At today’s market rate, R15 is $1.09. It takes me approximately one hour to make a bag. Sure, I’m not expecting to become a billionaire off of tote making, but I had hoped at least to make enough money to contribute towards school fees, which are increasing next year. I’d have to sew 10,000 bags to make a dent towards that goal. I giggled at the absurdity of it all.

And then I told her I’d be happy to join her when the time came. She breathed a sigh of relief, admitting that she’s already burned out several seamstresses during this campaign.

“The orders are just too large for one person to fulfill,” she said. “One of my friends gave up after I requested 75 bags.”

I advised her to assemble a team and spread the labor.

You may be asking yourself why I would even consider taking on this task, given the minuscule returns. I pondered the same thing. $1.09 is about what seamstresses working in sweatshop conditions earn. I had to look at the opportunity from a different perspective. While I have learned a lot about sewing from YouTube, it cannot give me the same practical instruction as someone who has graduated from fashion school. She already pointed out that while my bags are sturdy, the handles are a weak point because of the stitching I used. She would be willing to show me how to improve that area. In effect, I wouldn’t be losing an hour of my day per bag…I would be EARNING $1.09 to learn a new skill. Essentially, she will pay me to study.

Like you, I’ve had other moments like this in my life – scenarios where I’ve slapped away the hand of God for presenting an opportunity or gift that didn’t look like God. We often look for God in the big things. The evidence of His power lies in whether we have a big house, or a big car, or a big paycheck, or big (important) followers on social media. However, I am reminded of Elijah in 1 Kings 19 that says:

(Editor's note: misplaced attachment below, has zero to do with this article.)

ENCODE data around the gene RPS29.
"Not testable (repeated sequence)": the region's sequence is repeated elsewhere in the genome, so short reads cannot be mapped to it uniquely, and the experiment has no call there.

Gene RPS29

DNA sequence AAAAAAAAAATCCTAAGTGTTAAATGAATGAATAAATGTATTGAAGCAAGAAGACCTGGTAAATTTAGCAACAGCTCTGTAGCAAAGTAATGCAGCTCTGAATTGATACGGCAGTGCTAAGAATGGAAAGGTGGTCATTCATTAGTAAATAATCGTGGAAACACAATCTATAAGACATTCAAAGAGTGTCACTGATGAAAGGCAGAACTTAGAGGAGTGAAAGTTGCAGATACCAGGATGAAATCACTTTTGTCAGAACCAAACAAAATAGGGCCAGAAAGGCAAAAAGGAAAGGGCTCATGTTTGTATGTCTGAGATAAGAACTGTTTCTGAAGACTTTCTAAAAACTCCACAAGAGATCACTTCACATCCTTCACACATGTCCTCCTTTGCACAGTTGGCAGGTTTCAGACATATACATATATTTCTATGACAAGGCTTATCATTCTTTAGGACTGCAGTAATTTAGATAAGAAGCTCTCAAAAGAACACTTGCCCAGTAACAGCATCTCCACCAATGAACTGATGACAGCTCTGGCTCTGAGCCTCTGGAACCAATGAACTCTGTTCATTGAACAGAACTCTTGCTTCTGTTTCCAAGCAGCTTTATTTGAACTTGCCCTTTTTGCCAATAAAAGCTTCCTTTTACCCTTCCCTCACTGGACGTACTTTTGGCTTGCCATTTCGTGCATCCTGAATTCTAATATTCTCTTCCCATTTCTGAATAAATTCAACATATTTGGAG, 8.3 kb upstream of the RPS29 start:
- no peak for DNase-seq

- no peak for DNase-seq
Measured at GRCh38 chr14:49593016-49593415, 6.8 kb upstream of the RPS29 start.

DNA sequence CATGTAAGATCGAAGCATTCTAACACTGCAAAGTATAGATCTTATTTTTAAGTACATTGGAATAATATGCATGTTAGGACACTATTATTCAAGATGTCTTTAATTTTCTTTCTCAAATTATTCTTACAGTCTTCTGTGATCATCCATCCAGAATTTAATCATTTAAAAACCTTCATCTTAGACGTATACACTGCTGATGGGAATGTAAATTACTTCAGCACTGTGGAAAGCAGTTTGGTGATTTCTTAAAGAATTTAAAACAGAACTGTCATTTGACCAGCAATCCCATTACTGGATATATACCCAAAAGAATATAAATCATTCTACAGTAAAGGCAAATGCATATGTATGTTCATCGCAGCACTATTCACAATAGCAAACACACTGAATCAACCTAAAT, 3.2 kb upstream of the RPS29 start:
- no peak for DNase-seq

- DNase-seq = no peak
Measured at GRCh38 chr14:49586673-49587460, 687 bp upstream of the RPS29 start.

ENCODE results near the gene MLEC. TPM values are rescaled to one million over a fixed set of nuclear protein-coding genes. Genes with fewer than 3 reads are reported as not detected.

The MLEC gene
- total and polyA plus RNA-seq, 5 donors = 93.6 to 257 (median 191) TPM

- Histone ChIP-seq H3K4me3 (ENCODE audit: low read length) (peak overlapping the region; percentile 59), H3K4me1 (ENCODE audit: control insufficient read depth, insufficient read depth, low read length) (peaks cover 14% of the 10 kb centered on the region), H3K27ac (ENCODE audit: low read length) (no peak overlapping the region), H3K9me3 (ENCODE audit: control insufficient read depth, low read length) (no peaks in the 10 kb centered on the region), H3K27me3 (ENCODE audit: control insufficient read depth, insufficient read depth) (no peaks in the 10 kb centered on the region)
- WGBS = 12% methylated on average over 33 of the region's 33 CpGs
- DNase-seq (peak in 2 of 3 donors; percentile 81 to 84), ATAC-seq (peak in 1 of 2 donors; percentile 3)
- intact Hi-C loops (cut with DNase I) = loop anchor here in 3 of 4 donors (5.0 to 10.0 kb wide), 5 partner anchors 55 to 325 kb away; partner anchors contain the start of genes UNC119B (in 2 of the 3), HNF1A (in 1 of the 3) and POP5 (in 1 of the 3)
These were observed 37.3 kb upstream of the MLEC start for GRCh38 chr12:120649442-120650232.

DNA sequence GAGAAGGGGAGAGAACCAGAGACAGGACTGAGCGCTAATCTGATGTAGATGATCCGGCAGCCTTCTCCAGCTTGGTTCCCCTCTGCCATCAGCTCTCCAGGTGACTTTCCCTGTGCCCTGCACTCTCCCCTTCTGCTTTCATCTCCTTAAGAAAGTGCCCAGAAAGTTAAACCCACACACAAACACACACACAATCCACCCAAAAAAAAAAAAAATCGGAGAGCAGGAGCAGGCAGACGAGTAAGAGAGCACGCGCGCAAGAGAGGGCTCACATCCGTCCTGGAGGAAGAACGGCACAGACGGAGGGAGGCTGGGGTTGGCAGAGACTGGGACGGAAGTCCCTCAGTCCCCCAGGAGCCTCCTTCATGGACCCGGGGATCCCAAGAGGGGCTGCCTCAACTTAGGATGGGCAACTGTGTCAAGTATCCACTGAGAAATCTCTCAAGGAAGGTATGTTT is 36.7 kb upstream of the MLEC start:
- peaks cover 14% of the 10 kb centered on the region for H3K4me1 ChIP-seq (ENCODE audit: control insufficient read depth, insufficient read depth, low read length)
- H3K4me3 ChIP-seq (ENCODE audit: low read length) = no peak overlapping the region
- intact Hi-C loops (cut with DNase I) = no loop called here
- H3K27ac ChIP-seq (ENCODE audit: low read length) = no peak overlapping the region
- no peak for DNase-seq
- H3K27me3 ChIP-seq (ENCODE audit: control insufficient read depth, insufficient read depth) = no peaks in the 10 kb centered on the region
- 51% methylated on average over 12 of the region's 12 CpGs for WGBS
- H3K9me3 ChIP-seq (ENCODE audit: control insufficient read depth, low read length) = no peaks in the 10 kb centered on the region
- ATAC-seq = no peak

And he said, Go forth, and stand upon the mount before the Lord. And, behold, the Lord passed by, and a great and strong wind rent the mountains, and brake in pieces the rocks before the Lord; but the Lord was not in the wind: and after the wind an earthquake; but the Lord was not in the earthquake:

And after the earthquake a fire; but the Lord was not in the fire: and after the fire a still small voice.

Be encouraged, my family, and remember to look for God in the small things. 🙂

Giving, and A Lesson On Grace

Hello 34 DGZ family! So much has been going on with us here on the Garden Route. The kids are preparing for their final week of final exams, Marshall just returned from ministering in Malawi (his absence was an eye opener for us all) and I’m trying to get my new locktician to stop cutting my hair at the roots because my lines are not “ayoba”. I don’t know what that means, but I gather he is displeased with my grid pattern. I had brain surgery. I’m just grateful to have hair, ayoba or not.

This has been an interesting season in the Grant family’s life, because we are experiencing a stretching of faith. Coming from our ministry in Atlanta, this may not seem like a big deal. Almost every family at the Father’s House has had to live by faith for one period or another, but Marshall and I have always been cautious spenders (him more than me) and so the bulk of our needs have been met through the efforts of the sweat of our brow and the Lord’s keeping the palmerworm from devastating our harvest. I’ll talk more about the stretching of our faith in the next post. Today I want to speak about a revelation that left me humbled.

Marshall is a big giver, and I have not always agreed with how and/or how much he’s sowed into a person or a project. Oftentimes, I didn’t consider them ‘worthy’ investments. Still, I’ve tried to keep my grumbling to a minimum and over the years I’ve responded to his giving in the same way one would witnessing a duck swim across a pond in autumn: with nonchalance. A duck in water is natural, after all. There’s nothing remarkable about a waterfowl in that environment. You watch it do what it does and then you go on your way. But in time, a strange thing begins to happen; those ducky habits begin to rub off on you. Recently, I’ve found myself cultivating a habit of giving.